BY JAMI MURPHY
Reporter
08/31/2015 10:00 AM
NEWKIRK, Okla. – The Cherokee Nation, with the approval of five other tribes, negotiated a lease of more than 8,000 acres to Weatherby Energy for oil and gas exploration at the former Chilocco Indian School in Kay County. CN Real Estate Services Director Ginger Reeves said meetings were held between the CN and Kaw, Pawnee, Ponca, Otoe-Missiouria and Tonkawa tribes in 2009. “Public Law 99-283 in the Federal Register grants Cherokee Nation the authority to lease the trust acres,” she said. “The leases are recorded at the Kay County Clerk’s Office in Newkirk, Oklahoma.” According to CN Resolution 134-09, Reeves said then Principal Chief Chad Smith and the Tribal Council approved a resolution to lease the property. “Regarding the referenced lease, the six Chilocco tribes’ trust lease was approved April 4, 2011, and has until April 4, 2016, to drill and produce or expire. Samson Resources Company, the current lessee, is in the process of assigning the lease to a Texas group (MPG Energy Inc., a subsidiary of Weatherby Energy.) Real Estate Services is processing that assignment approval through the BIA,” she said. Weatherby Energy has received Bureau of Indian Affairs approval for this assignment, officials said. The Cherokee Phoenix attempted to contact Weatherby Energy but did not receive a response as of publication. The Chilocco properties are trust and fee lands and the lease covers both. “The fee land lease will expire Nov. 5, 2015, unless they drill and produce. This fee lease was also recently assigned by Samson to the Texas group. Real Estate Services is processing the assignment for Cherokee Nation approval,” Reeves said. “Both leases were five-year leases and are filed in Cherokee Nation Title Plant. There is also a smaller acreage lease on fee lands at Chilocco with another oil company, which was in place before the lease started.” When the previous leases ended in the early 1990s, Reeves said it covered 320 acres and leased for $11,520 over a three-year term. She said it lasted longer because of oil and gas being produced in “paying quantities” from the property. Officials said the CN receives $8,736.30 on trust property annually plus $6,985.23 on fee property for a total of $15,721.53. A total of 8,152.61 acres are under lease with more than 5,000 acres being trust land and more than 2,300 acres in fee.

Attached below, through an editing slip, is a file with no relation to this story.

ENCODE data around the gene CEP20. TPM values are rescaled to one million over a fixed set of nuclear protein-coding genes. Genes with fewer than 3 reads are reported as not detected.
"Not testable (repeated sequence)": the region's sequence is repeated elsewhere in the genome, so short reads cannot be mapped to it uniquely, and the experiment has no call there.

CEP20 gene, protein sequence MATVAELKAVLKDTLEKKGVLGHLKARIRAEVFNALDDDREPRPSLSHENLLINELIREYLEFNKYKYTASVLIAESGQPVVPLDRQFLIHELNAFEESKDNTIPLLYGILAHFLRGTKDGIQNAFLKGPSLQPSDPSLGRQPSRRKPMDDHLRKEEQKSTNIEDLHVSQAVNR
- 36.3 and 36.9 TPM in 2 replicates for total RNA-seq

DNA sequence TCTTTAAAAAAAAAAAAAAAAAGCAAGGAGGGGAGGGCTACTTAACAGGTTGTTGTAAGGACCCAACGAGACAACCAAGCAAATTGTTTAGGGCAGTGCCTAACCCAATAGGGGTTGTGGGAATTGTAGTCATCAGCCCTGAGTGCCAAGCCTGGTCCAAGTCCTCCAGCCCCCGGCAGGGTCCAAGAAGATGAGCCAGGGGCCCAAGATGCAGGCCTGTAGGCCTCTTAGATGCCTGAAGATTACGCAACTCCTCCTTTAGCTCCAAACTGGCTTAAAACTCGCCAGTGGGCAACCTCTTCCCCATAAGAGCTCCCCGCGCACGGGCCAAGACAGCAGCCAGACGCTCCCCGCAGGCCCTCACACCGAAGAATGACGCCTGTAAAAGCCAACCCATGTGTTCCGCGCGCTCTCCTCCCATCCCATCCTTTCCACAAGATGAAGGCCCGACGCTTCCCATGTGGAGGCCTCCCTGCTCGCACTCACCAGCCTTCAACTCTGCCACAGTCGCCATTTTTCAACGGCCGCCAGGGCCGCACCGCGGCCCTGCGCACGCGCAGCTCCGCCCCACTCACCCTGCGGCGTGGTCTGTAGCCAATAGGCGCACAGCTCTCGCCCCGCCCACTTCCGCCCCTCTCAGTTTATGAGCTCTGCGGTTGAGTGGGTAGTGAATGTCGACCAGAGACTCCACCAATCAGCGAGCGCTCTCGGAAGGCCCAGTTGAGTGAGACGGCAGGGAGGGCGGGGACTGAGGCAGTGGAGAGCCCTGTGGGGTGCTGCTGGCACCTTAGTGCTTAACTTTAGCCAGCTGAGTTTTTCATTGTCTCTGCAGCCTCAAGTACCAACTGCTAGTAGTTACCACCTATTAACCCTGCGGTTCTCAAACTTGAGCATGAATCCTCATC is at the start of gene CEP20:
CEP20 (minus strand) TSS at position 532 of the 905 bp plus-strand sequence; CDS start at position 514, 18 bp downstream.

BY TESINA JACKSON
Reporter
08/31/2015 08:21 AM